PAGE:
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By hosting the 2010 World Soccer Cup, South Africa has given the world the VUVUZELA. Its use has elicited widely ranging responses from the billions of people who witnessed this extraordinary event. Three major viewpoints have emerged ; those who love it, those who like and tolerate it and those who hate it with a passion. While such differences are to be expected, we should not forget their inherent potential for unification or alienation. The overwhelming spirit of goodwill, commitment and excitement had powerful unifying and integrating effects. Unfortunately the chaotic noise of the vuvuzela angered and alienated huge numbers of people all over the world. A divided nation is always in a state of dis-ease and the apartheid system achieved this with ruthless efficiency. In 1994 South Africans under the leadership of Nelson Mandela consciously decided to take the high road and to build a unified, rainbow nation. The World Cup has showcased to the world just how far we have come along this road less travelled.

As a nation we have proudly demonstrated our ability and commitment to overcome huge social, cultural and racial diversity. We now have another opportunity to turn chaos into order and confusion into clarity and counter the alienation and resentment that our controversial national icon the vuvuzela has set in motion.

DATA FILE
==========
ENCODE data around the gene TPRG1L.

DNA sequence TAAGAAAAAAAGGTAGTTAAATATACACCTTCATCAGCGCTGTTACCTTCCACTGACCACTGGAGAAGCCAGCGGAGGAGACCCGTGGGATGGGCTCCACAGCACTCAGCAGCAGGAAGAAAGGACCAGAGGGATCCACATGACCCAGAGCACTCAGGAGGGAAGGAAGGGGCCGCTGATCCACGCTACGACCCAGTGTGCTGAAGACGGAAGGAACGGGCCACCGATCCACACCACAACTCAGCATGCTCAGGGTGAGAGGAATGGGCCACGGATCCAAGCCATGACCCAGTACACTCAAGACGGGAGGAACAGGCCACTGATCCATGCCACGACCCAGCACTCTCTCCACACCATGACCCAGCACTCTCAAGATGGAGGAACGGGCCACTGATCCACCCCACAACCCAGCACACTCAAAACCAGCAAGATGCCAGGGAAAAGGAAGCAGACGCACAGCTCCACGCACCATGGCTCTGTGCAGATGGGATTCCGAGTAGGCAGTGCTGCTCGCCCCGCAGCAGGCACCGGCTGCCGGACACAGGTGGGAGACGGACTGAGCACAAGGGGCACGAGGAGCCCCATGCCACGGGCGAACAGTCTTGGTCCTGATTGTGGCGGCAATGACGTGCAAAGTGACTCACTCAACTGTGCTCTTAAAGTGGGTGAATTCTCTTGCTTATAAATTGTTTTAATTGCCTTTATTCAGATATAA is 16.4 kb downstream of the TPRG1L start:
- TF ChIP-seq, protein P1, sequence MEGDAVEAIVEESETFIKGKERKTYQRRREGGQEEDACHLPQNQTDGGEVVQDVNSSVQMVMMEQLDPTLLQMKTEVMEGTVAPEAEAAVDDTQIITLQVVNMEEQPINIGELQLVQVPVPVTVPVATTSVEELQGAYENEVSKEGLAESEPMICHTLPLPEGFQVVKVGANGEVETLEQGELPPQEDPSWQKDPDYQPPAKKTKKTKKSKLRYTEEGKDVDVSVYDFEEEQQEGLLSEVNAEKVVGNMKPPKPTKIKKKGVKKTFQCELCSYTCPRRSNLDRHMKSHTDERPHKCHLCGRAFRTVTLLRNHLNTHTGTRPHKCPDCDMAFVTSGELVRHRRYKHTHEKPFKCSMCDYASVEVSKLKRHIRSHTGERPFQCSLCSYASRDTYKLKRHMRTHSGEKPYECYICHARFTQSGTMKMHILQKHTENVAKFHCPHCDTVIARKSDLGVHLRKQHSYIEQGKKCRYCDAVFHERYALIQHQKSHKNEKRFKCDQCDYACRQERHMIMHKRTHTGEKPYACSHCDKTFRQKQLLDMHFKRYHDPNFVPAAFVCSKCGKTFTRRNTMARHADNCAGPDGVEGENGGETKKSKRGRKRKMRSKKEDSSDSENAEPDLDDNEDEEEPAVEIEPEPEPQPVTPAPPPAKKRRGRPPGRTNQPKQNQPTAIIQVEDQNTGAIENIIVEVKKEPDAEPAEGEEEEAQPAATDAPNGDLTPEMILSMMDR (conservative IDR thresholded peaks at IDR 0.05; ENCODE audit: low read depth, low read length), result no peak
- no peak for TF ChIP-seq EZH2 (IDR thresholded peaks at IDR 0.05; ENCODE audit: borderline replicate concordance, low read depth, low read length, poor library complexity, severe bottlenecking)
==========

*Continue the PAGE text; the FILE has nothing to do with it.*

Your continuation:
Many years ago John Lennon's famous song IMAGINE, invited us to consider new and better ways to live, love and learn more harmoniously, peacefully and productively. The Rainbow Nation gave our country the precious gift of peace and in a similar way, the RAINBOW VUVUZELA offers us the harmony and unity of co-created music and song in our stadiums. This will enable us as passionate South Africans to hold our heads high and rightfully reclaim our proud African musical tradition and reputation.